“Over the last thirty years, Parkinson’s UK has worked closely with the NHS and commissioners to build our current workforce of highly specialist and trained Parkinson’s nurses. We’ve invested £8 million to increase the number of nurse posts, as well as investing in nurse learning and development opportunities. 

“We know that many specialist staff are now facing an impossible choice. Wanting to contribute to the fight against coronavirus, and to continue supporting people with Parkinson’s, and the people in their lives, through an anxious and uncertain time.

“During the pandemic, we have stepped up the support we offer by increasing staff on our helpline, providing new online and printed information on coronavirus and Parkinson's and launching a new community Facebook group.

“But, even with increased support, we cannot replace the expert clinical support, medication management, and trusted relationships provided by specialist Parkinson’s services. 

“So, as we increase our support now, we ask for the support of managers and commissioners in turn, to ensure continued access to Parkinson’s specialists where possible.”

The crucial role of specialist services

During the pandemic, Parkinson’s nurses and other Parkinson's specialist services have assisted in self-isolation, symptom management and reduced both the risk of hospital admission and risk of extended hospital stays by:    

  • clinical management and support, including provision of therapy and exercise, via remote consultation
  • medication management - errors in medication, without specialist advice, can lead to adverse incidents and life threatening situations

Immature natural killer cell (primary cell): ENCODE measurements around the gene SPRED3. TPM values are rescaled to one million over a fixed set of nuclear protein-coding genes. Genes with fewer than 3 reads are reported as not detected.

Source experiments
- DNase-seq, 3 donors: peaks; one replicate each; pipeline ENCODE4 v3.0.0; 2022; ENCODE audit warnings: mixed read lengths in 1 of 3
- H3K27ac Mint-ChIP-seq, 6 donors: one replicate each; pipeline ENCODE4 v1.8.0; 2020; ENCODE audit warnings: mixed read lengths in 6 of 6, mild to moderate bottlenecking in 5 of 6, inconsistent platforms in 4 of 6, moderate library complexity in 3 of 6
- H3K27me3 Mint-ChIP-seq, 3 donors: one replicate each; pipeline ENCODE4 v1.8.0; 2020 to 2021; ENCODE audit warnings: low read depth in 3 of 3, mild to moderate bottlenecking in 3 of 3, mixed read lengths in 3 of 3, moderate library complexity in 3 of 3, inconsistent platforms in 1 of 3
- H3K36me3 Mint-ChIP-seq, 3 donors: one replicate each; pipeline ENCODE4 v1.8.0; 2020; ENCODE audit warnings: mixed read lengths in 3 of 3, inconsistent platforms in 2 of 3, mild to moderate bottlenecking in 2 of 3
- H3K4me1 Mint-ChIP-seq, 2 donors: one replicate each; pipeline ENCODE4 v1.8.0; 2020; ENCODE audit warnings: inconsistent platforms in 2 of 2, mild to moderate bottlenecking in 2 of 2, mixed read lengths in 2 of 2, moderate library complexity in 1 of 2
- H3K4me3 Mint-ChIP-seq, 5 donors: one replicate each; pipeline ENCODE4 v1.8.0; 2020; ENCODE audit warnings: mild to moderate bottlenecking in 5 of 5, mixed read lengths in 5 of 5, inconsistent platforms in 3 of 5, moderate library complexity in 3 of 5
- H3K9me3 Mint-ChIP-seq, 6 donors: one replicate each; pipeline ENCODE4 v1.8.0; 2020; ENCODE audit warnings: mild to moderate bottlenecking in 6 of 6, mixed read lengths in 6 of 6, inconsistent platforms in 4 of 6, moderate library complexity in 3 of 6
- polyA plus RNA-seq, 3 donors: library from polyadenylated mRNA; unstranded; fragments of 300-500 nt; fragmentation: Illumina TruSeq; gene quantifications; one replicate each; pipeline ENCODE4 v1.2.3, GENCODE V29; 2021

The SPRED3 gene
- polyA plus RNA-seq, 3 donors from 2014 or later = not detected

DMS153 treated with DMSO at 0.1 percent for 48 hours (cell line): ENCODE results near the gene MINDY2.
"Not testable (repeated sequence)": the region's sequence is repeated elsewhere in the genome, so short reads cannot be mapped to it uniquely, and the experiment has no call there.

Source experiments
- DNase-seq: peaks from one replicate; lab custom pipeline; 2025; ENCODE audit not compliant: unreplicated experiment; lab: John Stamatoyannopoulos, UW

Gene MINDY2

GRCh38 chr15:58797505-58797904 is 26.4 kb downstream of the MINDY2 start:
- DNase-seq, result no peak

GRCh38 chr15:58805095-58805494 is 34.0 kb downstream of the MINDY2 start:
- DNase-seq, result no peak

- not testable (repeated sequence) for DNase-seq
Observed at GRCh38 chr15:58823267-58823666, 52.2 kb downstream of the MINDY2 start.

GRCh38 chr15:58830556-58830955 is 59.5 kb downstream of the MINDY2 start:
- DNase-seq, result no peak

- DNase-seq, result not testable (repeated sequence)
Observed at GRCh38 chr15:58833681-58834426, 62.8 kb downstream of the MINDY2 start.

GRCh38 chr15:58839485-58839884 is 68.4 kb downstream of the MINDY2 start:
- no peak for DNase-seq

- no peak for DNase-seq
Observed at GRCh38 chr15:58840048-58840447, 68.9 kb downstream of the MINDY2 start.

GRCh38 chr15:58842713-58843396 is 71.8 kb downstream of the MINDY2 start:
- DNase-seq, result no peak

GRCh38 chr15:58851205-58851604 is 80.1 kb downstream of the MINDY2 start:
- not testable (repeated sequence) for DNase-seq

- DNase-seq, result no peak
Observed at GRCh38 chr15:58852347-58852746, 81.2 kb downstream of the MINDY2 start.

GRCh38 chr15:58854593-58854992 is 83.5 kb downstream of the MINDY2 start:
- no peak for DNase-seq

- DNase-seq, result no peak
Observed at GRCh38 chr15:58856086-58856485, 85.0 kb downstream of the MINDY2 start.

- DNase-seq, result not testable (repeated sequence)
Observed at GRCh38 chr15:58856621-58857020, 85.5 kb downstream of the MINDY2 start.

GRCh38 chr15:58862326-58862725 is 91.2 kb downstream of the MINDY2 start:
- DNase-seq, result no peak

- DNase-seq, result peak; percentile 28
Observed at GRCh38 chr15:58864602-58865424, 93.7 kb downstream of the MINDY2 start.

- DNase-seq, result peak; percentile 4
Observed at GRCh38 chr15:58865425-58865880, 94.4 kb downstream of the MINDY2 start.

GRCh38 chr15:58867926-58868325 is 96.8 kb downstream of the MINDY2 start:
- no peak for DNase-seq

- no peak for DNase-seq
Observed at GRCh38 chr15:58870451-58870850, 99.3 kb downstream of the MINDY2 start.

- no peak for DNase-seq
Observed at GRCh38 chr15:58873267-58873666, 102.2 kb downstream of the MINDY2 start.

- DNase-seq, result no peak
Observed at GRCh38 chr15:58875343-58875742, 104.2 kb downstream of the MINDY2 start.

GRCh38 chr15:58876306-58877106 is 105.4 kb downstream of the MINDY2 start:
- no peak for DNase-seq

• referral to other medical, care and social services when needed, and helping people navigate changing referral pathways 
  • support for other healthcare professionals with expert advice e.g. GPs and non-specialist secondary care teams
  • clear advice on who to contact and what to do in case of medical emergencies
  • signposting to Parkinson's UK and other support organisations
  • recognising and advising on Parkinson’s symptoms that could mimic COVID-19, such as loss of smell 

Support for healthcare professionals

For specialists teams, and all NHS staff right now, a focus on supporting mental health and wellbeing is essential. 

Many health and wellbeing resources are available at These include confidential support by phone on 0800 06 96 222 (7am-11pm, 7 days a week), or by texting ‘FRONTLINE’ to 85258 24 hours a day.

Your employer may also have their own support offer in place. Check with your human resources team to see what's available.

Parkinson’s and coronavirus relevant clinical guidance and support tools for professionals are available in the Excellence Network resource centre

For Parkinson’s nurses, the Parkinson’s Disease Nurse Specialist Association (PDNSA) leadership can also contact other nurses for advice and peer support via the PDNSA website.

Professional coronavirus resources

Find guidance and support for nurses and other professionals to support you through the coronavirus pandemic.